The Tubbs and Atlas Peak fires in California’s wine country caused 43 deaths and destroyed 2,900 homes, while also damaging golf facilities. Fountaingrove Golf & Athletic Club in Santa Rosa, Calif., lost its clubhouse and maintenance facility, while Mayacama Golf Club in Santa Rosa and Silverado Resort in Napa, Calif., also sustained damage.
The tragedy of last month’s Northern California wildfires spread far and wide, causing 43 deaths. The Tubbs Fire alone destroyed more than 2,900 homes. So the impact on the golf community counts as an afterthought, the San Francisco Chronicle reported.
Still, some North Bay courses found themselves in the thick of the devastation. The clubhouse at Fountaingrove Golf & Athletic Club in Santa Rosa burned to the ground, as did its maintenance facility. Mayacama Golf Club in Santa Rosa and Silverado Resort in Napa also sustained damage, the Chronicle reported.
Silverado reopened October 25, Mayacama plans to reopen November 8, and Fountaingrove’s golf operation hopes to be back in business November 18 (at least the front nine). One hundred and seventy-six Fountaingrove members lost their homes in the fire, according to club spokesman Randy Seelye.
“We’re a recreational facility, and it’s really secondary to all the other problems in the area,” Seelye said. “It’s an incredible rebuilding project. On the other hand, our club is kind of a social center for everybody. If we can get it going again, that will be helpful.”
The neighborhood around Fountaingrove’s course was especially hard-hit. Aerial video shows home after home, along both sides of many holes, reduced to ashes. The clubhouse, built in 1985 and consisting of two main floors and a small third floor, also became engulfed in flames in the early-morning hours of October 9. It quickly turned into a tangle of charred metal and debris, the Chronicle reported.
The adjacent course remains in remarkably good shape. Much of the land between holes is blackened, but the fairways and greens survived largely intact; moisture apparently helped prevent the grass from igniting, the Chronicle reported.
Several golf clubs in the Bay Area, including Santa Rosa, Sonoma and Lake Merced, loaned equipment to Fountaingrove. Oakmont Golf Club in Santa Rosa offered free green fees to Fountaingrove members, the Chronicle reported.
The closure of the course and nearby athletic club left about 140 employees, including part-timers, temporarily without work. Seelye said insurance coverage will help compensate lost wages and cover business losses (as is the case at Mayacama), the Chronicle reported.
“It’s very difficult,” Seelye said of the fire’s impact on Santa Rosa. “But I’ve lived in this area for 36 or 37 years, and the fire is really pulling everyone together. Everyone is so supportive of people who lost homes.”
Mayacama, a picturesque private club nestled in the hills on Santa Rosa’s northern edge, was hosting a UCSF charity event (along with former 49ers defensive back Ronnie Lott) when the Tubbs Fire broke out. One member’s home burned down, and Mayacama also lost part of its golf-course maintenance facility and wastewater-treatment building, according to General Manager Greg Brown. Three wooden bridges and all the native-grass areas burned, but the course itself was mostly unharmed, the Chronicle reported.
Brown and some staff members hurried to Mayacama about 1 a.m. on October 9, evacuating guests and residents. They returned later that morning and spent two days helping fight fires around the 650-acre property, the Chronicle reported.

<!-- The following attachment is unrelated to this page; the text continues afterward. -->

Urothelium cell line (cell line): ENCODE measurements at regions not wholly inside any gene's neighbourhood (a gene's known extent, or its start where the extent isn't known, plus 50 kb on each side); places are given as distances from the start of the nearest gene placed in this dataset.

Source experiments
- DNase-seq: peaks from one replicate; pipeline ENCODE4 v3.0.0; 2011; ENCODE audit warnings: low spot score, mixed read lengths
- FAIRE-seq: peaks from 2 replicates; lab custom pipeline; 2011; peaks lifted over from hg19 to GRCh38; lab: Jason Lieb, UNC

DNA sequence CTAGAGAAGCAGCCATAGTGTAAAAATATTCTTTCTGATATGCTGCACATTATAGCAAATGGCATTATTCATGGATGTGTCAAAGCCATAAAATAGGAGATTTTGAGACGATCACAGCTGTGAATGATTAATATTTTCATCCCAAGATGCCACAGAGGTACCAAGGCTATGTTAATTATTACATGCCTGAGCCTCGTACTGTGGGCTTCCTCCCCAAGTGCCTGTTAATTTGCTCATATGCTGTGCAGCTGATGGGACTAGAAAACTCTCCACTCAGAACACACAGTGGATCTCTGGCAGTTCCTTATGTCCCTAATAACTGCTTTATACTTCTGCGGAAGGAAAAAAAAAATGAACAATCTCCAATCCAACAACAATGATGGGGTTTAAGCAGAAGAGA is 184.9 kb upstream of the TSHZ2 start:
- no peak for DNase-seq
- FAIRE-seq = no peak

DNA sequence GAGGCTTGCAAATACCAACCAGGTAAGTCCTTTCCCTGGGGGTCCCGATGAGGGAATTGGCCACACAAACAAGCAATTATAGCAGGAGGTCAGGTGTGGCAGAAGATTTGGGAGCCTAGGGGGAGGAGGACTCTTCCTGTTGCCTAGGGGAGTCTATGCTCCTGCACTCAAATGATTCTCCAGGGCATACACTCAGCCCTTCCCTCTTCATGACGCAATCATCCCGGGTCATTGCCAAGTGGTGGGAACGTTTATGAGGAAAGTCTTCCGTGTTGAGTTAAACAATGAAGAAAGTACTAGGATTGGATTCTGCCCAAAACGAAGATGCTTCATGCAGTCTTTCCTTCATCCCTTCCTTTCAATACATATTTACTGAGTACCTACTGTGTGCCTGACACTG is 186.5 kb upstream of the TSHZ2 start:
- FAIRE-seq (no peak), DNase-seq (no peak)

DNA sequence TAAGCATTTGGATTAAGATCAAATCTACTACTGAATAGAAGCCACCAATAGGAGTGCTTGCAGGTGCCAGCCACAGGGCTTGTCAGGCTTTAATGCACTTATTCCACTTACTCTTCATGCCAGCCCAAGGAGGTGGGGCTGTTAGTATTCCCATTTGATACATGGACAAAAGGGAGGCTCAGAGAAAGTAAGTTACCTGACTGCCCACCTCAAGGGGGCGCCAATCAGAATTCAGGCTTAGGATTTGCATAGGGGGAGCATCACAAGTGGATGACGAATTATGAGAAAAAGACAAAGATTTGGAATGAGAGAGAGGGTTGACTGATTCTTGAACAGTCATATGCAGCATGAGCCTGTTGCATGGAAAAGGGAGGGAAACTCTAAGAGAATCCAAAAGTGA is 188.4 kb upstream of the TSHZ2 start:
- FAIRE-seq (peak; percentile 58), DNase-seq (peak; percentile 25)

“It was really terrifying,” Brown said. “The whole property got scorched. But we got beyond lucky compared to these other poor souls around the county and in Napa.”
Ted Antonopoulos, Mayacama’s longtime head pro, wasn’t so lucky. He and his wife, Susie, lived in the Fountaingrove area of Santa Rosa, though they spent the night of October 8 in San Francisco after attending the Hardly Strictly Bluegrass music festival. They learned the next day that their home was destroyed. They couldn’t even get back into the neighborhood until nearly two weeks later, and then, in Antonopoulos’ words, “it looked like an atomic bomb went off,” the Chronicle reported.
One of the few things he recovered in the rubble was a photo of Jerry Garcia, folded over and burned at the edges but otherwise in good shape. Antonopoulos and his wife are Deadheads, so they savored the photo’s survival, the Chronicle reported.
He did lose an extensive collection of golf memorabilia, including hickory-shafted clubs dating to the days of Old Tom Morris; first-edition golf books signed by Bobby Jones, Ben Hogan and Walter Hagen; and a replica Cleveland putter like the one Ben Crenshaw used to win the 1995 Masters, the Chronicle reported.
“All of it is pretty much gone,” Antonopoulos said, “but we’re dealing with this whole thing pretty well, remarkably.”
Antonopoulos has been working sporadically since the fire, and he will return full-time when Mayacama reopens. Most other courses in Sonoma and Napa counties emerged with minimal damage, based on an informal survey. Twenty-nine trees came down at Oakmont, which was closed until October 20 as officials cleared debris, the Chronicle reported.
Silverado Resort in Napa was closed for more than two weeks after the Atlas Peak Fire, which started only hours after the resort hosted the final round of the PGA Tour’s Safeway Open. One memorable photo by Getty Images showed the skybox on No. 17 engulfed in flames on the morning of October 9, the Chronicle reported.
The North Course, where the tournament was played, sustained tree and turf damage on the back nine, according to Silverado vice president of marketing Julie Maurer. The driving-range poles and netting adjacent to Atlas Peak Road also need to be replaced; Maurer said those repairs should be completed by November 10. Silverado’s South Course was not damaged, the Chronicle reported.